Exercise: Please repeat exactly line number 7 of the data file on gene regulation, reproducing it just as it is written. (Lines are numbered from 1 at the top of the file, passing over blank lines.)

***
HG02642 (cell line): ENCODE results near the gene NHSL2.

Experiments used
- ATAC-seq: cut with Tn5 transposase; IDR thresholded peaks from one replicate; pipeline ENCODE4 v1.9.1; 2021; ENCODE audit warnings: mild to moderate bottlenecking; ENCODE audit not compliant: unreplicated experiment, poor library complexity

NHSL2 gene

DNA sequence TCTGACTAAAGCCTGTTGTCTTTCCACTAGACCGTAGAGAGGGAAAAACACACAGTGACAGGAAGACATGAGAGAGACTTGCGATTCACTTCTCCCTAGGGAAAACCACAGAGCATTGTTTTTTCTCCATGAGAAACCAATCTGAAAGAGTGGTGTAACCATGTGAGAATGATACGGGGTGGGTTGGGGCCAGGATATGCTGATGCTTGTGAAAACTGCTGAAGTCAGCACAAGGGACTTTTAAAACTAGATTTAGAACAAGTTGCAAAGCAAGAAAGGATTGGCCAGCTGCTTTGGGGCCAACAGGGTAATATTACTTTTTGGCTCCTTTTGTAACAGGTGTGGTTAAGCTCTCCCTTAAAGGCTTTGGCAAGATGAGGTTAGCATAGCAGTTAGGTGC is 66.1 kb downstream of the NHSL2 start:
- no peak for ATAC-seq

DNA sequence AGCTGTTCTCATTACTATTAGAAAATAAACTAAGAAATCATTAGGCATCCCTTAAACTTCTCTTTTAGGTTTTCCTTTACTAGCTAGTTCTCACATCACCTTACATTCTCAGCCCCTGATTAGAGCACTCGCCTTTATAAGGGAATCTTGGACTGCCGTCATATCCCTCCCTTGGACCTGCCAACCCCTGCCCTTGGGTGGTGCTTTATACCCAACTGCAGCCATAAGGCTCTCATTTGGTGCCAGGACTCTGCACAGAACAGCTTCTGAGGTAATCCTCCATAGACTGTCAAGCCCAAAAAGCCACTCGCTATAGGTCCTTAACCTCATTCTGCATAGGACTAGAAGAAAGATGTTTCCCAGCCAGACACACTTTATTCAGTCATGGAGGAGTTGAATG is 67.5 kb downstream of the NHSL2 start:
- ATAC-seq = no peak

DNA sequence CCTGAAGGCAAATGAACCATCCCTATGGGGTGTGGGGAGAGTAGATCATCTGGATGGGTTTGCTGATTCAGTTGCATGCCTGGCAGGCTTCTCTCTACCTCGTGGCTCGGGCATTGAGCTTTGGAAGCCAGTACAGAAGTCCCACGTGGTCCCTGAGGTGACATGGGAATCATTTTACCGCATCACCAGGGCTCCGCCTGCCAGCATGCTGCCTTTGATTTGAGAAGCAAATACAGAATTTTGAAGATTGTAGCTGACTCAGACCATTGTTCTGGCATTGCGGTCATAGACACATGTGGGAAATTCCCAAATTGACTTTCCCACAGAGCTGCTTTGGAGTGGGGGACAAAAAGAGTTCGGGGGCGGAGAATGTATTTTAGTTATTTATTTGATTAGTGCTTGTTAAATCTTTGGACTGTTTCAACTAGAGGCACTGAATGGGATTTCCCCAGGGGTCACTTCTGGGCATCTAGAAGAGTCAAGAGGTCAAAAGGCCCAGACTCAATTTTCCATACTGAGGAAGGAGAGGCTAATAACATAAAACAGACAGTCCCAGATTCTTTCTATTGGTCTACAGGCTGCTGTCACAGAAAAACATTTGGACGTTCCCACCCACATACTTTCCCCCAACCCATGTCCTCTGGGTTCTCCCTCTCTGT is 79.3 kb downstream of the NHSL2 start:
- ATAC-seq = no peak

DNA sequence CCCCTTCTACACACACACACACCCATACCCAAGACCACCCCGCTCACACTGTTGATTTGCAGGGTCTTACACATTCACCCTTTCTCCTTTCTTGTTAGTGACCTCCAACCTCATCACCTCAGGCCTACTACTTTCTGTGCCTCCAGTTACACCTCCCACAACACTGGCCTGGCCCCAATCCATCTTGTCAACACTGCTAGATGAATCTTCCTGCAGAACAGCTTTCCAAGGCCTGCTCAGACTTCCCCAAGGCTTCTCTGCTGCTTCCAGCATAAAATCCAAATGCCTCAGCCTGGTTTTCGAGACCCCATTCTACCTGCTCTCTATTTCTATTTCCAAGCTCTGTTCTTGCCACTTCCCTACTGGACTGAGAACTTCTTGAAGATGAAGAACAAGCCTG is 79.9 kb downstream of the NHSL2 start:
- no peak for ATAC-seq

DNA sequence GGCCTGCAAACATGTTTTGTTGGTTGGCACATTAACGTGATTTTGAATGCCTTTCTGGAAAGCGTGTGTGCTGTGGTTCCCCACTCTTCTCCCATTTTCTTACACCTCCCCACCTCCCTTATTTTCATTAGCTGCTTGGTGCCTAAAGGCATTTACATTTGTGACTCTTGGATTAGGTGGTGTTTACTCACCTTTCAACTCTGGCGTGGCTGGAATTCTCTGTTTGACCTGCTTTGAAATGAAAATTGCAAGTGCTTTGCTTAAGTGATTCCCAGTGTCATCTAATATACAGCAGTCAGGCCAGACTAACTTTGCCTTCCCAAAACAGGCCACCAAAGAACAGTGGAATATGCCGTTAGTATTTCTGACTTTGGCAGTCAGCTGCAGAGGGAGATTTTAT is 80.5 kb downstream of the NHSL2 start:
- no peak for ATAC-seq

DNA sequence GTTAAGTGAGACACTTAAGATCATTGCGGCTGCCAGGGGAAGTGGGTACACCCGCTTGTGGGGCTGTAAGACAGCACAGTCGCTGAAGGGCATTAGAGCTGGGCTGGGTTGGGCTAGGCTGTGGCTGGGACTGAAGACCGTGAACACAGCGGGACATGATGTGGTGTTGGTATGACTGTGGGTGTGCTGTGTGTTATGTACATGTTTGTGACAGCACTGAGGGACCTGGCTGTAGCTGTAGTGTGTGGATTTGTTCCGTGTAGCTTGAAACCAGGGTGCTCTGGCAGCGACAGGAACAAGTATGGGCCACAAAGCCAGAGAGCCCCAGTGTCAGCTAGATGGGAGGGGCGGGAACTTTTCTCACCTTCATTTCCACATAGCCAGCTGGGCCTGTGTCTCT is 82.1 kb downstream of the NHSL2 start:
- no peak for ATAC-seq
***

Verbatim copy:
DNA sequence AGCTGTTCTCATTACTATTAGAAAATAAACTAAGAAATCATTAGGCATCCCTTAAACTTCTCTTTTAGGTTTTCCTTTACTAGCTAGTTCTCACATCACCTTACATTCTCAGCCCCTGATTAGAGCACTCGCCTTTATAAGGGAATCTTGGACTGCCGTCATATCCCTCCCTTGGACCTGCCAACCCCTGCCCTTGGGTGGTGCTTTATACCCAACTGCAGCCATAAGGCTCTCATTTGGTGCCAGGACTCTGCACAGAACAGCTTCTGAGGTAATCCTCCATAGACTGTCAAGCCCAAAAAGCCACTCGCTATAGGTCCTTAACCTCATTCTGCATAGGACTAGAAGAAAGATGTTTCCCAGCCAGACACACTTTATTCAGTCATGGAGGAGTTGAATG is 67.5 kb downstream of the NHSL2 start: